#5 Low value frequent customers

These are the people who frequently purchase low value items on your website.

In the context of airline business, these are the people who frequently use your airline but almost always travel in economy class.

#6 Low value repeat customers

These are the people who purchase low value items on your website and do not buy often.

In the context of airline business, these are the people who almost always travel in economy class and do not use your airline very often.

Only by calculating the various ecommerce analytics metrics, outlined in this article, you can identify such personas for repeat customers.

Only then, you can truly conclude that, not all returning customers are the same and you need to treat and re-target them differently.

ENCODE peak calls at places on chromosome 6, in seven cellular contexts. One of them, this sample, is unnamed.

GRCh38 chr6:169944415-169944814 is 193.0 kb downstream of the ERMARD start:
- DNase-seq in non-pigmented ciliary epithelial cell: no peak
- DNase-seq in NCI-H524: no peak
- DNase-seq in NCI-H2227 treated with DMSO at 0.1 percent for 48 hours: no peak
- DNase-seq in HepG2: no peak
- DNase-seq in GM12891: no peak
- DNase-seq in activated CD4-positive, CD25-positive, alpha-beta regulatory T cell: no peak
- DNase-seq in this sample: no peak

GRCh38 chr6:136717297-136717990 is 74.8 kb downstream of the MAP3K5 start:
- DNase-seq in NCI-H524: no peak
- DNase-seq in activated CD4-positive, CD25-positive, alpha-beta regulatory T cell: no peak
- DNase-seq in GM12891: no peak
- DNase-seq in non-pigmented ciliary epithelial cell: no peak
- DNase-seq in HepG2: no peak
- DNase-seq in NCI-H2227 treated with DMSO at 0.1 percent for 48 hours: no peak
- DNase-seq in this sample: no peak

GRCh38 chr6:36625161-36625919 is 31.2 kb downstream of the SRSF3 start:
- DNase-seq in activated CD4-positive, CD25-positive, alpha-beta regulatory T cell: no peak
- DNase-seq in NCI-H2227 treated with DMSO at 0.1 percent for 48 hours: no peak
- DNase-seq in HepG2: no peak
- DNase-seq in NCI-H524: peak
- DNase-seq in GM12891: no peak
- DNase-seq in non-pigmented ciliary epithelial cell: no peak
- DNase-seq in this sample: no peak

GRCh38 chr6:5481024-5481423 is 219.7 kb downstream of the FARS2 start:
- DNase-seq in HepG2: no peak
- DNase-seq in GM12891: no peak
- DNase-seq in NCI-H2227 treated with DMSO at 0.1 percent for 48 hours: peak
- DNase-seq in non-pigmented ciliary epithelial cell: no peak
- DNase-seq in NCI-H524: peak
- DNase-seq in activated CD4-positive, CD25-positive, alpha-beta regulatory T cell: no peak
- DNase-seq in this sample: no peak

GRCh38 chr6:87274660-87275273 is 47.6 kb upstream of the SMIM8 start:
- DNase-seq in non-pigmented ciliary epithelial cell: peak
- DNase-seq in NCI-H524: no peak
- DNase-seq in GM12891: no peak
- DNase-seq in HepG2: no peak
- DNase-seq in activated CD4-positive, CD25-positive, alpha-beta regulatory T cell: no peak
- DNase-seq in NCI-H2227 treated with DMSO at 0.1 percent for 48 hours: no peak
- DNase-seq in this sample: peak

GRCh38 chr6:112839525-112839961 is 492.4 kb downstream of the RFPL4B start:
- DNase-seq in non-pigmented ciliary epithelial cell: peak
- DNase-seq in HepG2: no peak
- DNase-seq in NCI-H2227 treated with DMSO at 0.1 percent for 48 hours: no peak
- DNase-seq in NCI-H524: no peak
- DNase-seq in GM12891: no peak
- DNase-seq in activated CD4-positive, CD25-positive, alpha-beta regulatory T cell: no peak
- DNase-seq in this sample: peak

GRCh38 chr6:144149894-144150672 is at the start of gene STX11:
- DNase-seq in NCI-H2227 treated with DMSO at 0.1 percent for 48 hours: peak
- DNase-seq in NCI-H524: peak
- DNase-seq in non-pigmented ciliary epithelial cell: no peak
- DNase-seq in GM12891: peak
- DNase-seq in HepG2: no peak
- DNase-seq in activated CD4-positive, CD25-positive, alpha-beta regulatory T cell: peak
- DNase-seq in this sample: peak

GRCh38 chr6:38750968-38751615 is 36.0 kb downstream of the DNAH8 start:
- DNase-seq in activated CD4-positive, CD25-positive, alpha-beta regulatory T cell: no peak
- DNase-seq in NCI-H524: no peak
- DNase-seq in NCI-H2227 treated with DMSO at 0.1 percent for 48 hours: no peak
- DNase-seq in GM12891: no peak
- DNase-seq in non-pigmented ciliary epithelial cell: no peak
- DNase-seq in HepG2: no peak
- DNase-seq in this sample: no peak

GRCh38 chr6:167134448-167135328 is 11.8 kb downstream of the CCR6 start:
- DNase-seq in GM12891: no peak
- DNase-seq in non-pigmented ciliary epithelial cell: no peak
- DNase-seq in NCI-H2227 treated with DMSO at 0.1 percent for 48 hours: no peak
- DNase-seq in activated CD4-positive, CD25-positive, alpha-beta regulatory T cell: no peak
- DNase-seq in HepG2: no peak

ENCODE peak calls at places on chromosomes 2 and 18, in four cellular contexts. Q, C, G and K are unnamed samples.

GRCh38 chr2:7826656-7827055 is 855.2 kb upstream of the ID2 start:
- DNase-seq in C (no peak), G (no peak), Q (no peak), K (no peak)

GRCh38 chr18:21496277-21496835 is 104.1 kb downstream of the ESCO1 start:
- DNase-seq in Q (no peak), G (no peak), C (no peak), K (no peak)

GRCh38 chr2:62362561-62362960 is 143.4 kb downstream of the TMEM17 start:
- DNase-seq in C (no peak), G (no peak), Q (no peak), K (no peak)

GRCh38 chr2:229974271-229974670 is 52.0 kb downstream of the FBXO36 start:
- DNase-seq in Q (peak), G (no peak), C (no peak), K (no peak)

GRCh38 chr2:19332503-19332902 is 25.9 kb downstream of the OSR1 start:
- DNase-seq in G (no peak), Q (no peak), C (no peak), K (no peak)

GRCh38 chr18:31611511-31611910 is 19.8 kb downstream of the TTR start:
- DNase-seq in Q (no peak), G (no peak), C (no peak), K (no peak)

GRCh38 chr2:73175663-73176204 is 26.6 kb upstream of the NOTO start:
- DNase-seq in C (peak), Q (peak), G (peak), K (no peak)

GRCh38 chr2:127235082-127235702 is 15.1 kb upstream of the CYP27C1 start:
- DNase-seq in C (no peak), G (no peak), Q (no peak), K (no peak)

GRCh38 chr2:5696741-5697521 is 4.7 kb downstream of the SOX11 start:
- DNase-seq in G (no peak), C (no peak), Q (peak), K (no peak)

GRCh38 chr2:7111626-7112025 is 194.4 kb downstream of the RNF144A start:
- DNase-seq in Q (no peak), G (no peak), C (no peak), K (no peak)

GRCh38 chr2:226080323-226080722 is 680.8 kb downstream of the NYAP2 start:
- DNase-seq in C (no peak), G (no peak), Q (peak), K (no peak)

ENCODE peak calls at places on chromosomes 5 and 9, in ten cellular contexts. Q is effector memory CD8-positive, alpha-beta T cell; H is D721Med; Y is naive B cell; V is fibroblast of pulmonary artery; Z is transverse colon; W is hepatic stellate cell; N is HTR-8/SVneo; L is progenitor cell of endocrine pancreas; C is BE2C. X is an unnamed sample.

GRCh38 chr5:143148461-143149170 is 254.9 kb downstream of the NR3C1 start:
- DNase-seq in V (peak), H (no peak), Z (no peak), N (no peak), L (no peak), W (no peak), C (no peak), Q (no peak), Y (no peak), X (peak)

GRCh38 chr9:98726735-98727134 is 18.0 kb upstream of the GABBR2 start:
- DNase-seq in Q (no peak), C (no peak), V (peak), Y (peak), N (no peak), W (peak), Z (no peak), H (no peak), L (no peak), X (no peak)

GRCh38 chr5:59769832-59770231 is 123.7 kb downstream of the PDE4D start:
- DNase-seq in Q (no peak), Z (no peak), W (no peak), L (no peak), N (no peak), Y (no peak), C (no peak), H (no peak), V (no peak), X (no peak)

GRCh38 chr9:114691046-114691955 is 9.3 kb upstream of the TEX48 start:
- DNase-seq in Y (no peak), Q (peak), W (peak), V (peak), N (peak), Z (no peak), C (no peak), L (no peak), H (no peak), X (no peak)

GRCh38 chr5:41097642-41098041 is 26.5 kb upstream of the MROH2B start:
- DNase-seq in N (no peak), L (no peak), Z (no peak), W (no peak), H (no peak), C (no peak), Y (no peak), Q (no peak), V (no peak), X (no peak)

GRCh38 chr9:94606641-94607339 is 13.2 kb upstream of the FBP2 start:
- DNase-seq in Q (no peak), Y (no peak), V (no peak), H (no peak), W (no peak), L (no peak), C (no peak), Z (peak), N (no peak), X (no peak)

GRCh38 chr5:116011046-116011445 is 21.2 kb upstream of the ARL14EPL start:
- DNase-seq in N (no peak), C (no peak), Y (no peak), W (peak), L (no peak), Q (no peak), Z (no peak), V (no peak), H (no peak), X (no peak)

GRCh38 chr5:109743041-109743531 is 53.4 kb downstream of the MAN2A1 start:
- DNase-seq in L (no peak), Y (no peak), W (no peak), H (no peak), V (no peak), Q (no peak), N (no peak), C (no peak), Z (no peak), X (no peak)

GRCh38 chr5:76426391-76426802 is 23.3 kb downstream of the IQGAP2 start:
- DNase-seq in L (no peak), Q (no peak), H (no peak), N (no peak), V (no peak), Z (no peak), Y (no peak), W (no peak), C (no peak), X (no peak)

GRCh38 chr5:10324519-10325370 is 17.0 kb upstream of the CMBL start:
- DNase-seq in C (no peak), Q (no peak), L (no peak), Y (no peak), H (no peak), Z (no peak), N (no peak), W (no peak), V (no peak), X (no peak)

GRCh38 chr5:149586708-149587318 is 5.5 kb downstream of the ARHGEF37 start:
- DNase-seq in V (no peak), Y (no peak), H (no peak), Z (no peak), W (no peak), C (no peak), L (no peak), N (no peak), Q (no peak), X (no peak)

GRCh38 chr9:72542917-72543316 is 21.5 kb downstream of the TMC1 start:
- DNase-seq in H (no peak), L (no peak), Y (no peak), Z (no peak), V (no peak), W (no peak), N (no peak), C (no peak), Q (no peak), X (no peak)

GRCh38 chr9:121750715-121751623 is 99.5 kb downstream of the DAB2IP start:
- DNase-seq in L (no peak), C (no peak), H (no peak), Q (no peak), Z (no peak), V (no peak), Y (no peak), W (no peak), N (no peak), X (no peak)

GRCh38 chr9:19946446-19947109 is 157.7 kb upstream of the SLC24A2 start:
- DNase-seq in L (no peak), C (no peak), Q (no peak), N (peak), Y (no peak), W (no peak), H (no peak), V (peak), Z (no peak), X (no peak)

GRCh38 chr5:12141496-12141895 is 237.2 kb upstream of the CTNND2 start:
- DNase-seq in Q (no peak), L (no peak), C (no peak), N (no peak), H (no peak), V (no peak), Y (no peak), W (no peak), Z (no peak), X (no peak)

Learn about the Google Analytics Usage Trends Tool

The Google Analytics usage trend is a new tool which is used to visualise trends in your Google Analytics data and to perform trend analysis.


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Himanshu Sharma

Certified web analyst and founder of OptimizeSmart.com

My name is Himanshu Sharma and I help businesses find and fix their Google Analytics and conversion issues. If you have any questions or comments please contact me.

  • Over eleven years' experience in SEO, PPC and web analytics